Each fall and spring, the Richards Center and the National Endowment for the Humanities (NEH) We the People Challenge Grant sponsor a series of workshops on topics in the Civil War era for students and faculty. These workshops familiarize students with the research process by bringing senior scholars from around the country to Penn State to discuss their works in progress. Graduate students have also been invited to share their work or serve as commentators. Through the workshops, the Richards Center has a hand in encouraging the latest research in the Civil War era.
February 28-29, 2020, Nittany Lion Inn – Dr. Amy Kohout (additional details forthcoming)
March 21-22, Nittany Lion Inn – McCabe Greer Manuscript Workshop – Dr. Traci Brynne Voyles, Bound for the Sky: California’s Salton Sea, Settler Colonialism, and New Environmental Histories of Disasters
April 5-6, 2018, Nittany Lion Inn – McCabe Greer Manuscript Workshop – Dr. Patricia Marroquin Norby, Water, Bones, and Bombs: Twentieth Century American Indian Art and Environmental Conflict in the Southwest
February 24, 2017: 3:30 pm, 102 Weaver Building: Disbanding the Army of Northern Virginia: From Soldier to Civilian
January 30, 2014, 2:00 pm: Ellen Garvey, Professor, New Jersey City University, “Hidden Histories: African American Scrapbooks Talk Back to the White Press in the 19th Century.” Talk to be held in Foster Auditorium, 102 Paterno Library.
April 4-5, 2014: New Perspectives on Violence and Revolution in the African Diaspora with keynote speaker Dr. Sibylle Fischer, New York University.
11/15/13: Pete Daniel, retired from the Smithsonian’s National Museum of American History, “Dispossession: Discrimination again African American Farmers in the Age of Civil Rights.”
11/8/13: Sasha Turner, Richards Center/Africana Research Center Post-Doctoral Fellow, manuscript work, “Contested Bodies: Pregnancy, childbirth, childrearing and slavery in Jamaica, 1788-1834” with invited reviewers Thavolia Glymph, Associate Professor African & African American Studies, Duke University, and Melanie Newton, Associate Professor of History, University of Toronto.
3/21/13: Will Bryan, Penn State doctoral candidate, dissertation workshop, “Nature and the New South: Economic Development in an Age of Conservation, 1877-1929”
3/15-16/13: Emerging Perspectives on Race and Gender in the Nineteenth-Century United States with keynote address by Daina Ramey Berry, Associate Professor of History and African and African Diaspora Studies and George W. Littlefield Fellow in American History, University of Texas, Austin. (workshop program)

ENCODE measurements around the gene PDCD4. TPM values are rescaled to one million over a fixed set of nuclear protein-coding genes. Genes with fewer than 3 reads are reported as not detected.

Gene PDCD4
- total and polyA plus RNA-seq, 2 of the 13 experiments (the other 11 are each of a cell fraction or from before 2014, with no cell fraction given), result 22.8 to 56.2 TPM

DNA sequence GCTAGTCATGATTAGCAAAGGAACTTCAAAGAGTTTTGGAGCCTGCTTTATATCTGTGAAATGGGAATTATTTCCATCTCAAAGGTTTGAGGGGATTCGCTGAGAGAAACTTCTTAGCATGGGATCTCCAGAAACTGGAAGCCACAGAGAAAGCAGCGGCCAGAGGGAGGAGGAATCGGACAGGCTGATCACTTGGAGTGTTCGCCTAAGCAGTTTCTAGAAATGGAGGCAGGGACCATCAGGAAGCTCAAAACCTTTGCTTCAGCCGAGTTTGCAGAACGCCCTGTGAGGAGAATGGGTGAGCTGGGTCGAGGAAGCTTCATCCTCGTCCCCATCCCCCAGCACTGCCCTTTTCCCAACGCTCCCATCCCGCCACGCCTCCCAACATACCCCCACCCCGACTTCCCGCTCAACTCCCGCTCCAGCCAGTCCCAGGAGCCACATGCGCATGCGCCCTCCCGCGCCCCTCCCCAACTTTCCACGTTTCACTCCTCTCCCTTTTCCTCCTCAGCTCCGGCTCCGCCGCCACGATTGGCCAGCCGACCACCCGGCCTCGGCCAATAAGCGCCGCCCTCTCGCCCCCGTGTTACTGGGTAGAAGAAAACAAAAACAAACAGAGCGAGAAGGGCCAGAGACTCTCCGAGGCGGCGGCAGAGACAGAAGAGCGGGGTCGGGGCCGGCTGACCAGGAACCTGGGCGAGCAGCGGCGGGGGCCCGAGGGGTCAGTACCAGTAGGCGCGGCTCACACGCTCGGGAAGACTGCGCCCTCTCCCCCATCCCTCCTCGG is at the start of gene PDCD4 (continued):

3/1/13: Jessica Johnson, Richards Center/Africana Research Center Post-Doctoral Fellow, manuscript workshop, “Freedom, Kinship, and Property: Free Women of African Descent in the French Atlantic, 1685-1810” with invited reviewers Emily Clark, Clement Chambers Benenson Professor in American Colonial History, Tulane University, and Jennifer Morgan, Professor of Social and Cultural Analysis, History, New York University.
10/25/12: Sean Trainor, Penn State doctoral candidate, “Hair!: A History of Men’s Grooming in the United States, 1789-1865”
2/17/2012: Antwain Hunter, Penn State doctoral candidate, “Crimes, Politics, and Rebellions Real and Imagined: Slaves, Free Black People, and Firearms in the South, 1800-1865”
3/25/2011: Jerry H. Bentley, University of Hawaii, “Cosmopolitan Praxis in World History”
3/24/2011: Jerry H. Bentley, University of Hawaii, graduate student workshop “Recent Research Trends in World History and Publishing in Journal of World History“
3/18/2011: Cathy Gere, University of California, San Diego, “Utilitarianism and Empire”
2/18/2011: Alison Games, Georgetown University, “Anglo-Dutch Relations in the East Indies and the “Massacre” at Amboyna (1623)”
4/9/2010: Tobias Brinkmann, Penn State, “Fighting for Emancipation: The Chicago Jewish Community and the Civil War”
4/2/2010: Andrew Prymak, Penn State doctoral candidate, “Honorable Contracts and Treasonous Notes: Debts and Loyalty in the Civil War Era State”
3/5/2010: David Greenspoon (’12), “Bringing Up Benevolence: Missionary Appeals to Children in Antebellum America”
12/4/2009: Nancy Bercaw, University of Mississippi, “Science and Citizenship: African American and Indian Bodies in Post-Emancipation America”
10/2/2009: Gary W. Gallagher, University of Virginia, “The North’s Civil War: Union and Emancipation in Wartime and Retrospect”
9/11/2009: David Langbart, The National Archives and Records Administration, “Navigating the National Archives”